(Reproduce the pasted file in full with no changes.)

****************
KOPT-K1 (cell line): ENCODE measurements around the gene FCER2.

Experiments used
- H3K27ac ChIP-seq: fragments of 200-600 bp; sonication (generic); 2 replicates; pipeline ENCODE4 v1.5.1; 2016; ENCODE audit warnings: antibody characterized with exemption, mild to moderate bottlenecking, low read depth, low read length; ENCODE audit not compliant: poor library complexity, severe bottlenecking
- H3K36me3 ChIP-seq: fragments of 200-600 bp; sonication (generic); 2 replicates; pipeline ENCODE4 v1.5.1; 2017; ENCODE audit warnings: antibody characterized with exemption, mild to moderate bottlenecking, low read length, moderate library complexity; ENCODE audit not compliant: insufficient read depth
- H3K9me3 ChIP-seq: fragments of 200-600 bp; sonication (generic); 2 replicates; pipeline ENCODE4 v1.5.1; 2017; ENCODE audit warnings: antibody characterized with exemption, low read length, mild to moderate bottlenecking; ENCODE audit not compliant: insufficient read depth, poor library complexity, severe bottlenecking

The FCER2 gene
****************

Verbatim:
KOPT-K1 (cell line): ENCODE measurements around the gene FCER2.

Experiments used
- H3K27ac ChIP-seq: fragments of 200-600 bp; sonication (generic); 2 replicates; pipeline ENCODE4 v1.5.1; 2016; ENCODE audit warnings: antibody characterized with exemption, mild to moderate bottlenecking, low read depth, low read length; ENCODE audit not compliant: poor library complexity, severe bottlenecking
- H3K36me3 ChIP-seq: fragments of 200-600 bp; sonication (generic); 2 replicates; pipeline ENCODE4 v1.5.1; 2017; ENCODE audit warnings: antibody characterized with exemption, mild to moderate bottlenecking, low read length, moderate library complexity; ENCODE audit not compliant: insufficient read depth
- H3K9me3 ChIP-seq: fragments of 200-600 bp; sonication (generic); 2 replicates; pipeline ENCODE4 v1.5.1; 2017; ENCODE audit warnings: antibody characterized with exemption, low read length, mild to moderate bottlenecking; ENCODE audit not compliant: insufficient read depth, poor library complexity, severe bottlenecking

The FCER2 gene